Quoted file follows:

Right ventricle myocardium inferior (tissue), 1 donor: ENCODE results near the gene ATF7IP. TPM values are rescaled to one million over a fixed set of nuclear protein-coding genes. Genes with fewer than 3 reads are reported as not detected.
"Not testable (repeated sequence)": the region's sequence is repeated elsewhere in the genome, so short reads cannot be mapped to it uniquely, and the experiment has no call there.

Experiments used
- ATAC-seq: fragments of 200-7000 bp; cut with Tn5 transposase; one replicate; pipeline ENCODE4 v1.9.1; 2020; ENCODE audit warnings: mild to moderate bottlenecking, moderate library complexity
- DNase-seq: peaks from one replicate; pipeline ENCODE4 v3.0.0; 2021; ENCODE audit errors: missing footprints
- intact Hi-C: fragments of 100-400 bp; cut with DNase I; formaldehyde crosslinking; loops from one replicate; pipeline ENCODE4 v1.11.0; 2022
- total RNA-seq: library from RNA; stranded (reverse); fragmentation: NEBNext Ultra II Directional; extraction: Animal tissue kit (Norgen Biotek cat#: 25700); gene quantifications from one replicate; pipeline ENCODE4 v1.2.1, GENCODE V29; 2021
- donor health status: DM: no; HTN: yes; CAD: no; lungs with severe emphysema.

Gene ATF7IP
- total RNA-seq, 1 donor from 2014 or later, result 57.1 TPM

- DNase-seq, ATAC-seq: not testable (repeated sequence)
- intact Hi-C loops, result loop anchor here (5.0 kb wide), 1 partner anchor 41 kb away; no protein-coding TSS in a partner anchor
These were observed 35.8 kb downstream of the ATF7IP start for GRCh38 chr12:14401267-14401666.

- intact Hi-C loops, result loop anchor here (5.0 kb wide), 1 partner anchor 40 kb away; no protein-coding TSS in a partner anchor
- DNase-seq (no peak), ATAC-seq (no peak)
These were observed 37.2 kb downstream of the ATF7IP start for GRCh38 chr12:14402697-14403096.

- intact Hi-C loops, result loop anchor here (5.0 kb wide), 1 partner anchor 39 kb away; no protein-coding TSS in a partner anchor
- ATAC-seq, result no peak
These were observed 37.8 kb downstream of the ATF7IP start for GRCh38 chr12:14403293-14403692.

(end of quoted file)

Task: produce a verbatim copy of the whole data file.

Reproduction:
Right ventricle myocardium inferior (tissue), 1 donor: ENCODE results near the gene ATF7IP. TPM values are rescaled to one million over a fixed set of nuclear protein-coding genes. Genes with fewer than 3 reads are reported as not detected.
"Not testable (repeated sequence)": the region's sequence is repeated elsewhere in the genome, so short reads cannot be mapped to it uniquely, and the experiment has no call there.

Experiments used
- ATAC-seq: fragments of 200-7000 bp; cut with Tn5 transposase; one replicate; pipeline ENCODE4 v1.9.1; 2020; ENCODE audit warnings: mild to moderate bottlenecking, moderate library complexity
- DNase-seq: peaks from one replicate; pipeline ENCODE4 v3.0.0; 2021; ENCODE audit errors: missing footprints
- intact Hi-C: fragments of 100-400 bp; cut with DNase I; formaldehyde crosslinking; loops from one replicate; pipeline ENCODE4 v1.11.0; 2022
- total RNA-seq: library from RNA; stranded (reverse); fragmentation: NEBNext Ultra II Directional; extraction: Animal tissue kit (Norgen Biotek cat#: 25700); gene quantifications from one replicate; pipeline ENCODE4 v1.2.1, GENCODE V29; 2021
- donor health status: DM: no; HTN: yes; CAD: no; lungs with severe emphysema.

Gene ATF7IP
- total RNA-seq, 1 donor from 2014 or later, result 57.1 TPM

- DNase-seq, ATAC-seq: not testable (repeated sequence)
- intact Hi-C loops, result loop anchor here (5.0 kb wide), 1 partner anchor 41 kb away; no protein-coding TSS in a partner anchor
These were observed 35.8 kb downstream of the ATF7IP start for GRCh38 chr12:14401267-14401666.

- intact Hi-C loops, result loop anchor here (5.0 kb wide), 1 partner anchor 40 kb away; no protein-coding TSS in a partner anchor
- DNase-seq (no peak), ATAC-seq (no peak)
These were observed 37.2 kb downstream of the ATF7IP start for GRCh38 chr12:14402697-14403096.

- intact Hi-C loops, result loop anchor here (5.0 kb wide), 1 partner anchor 39 kb away; no protein-coding TSS in a partner anchor
- ATAC-seq, result no peak
These were observed 37.8 kb downstream of the ATF7IP start for GRCh38 chr12:14403293-14403692.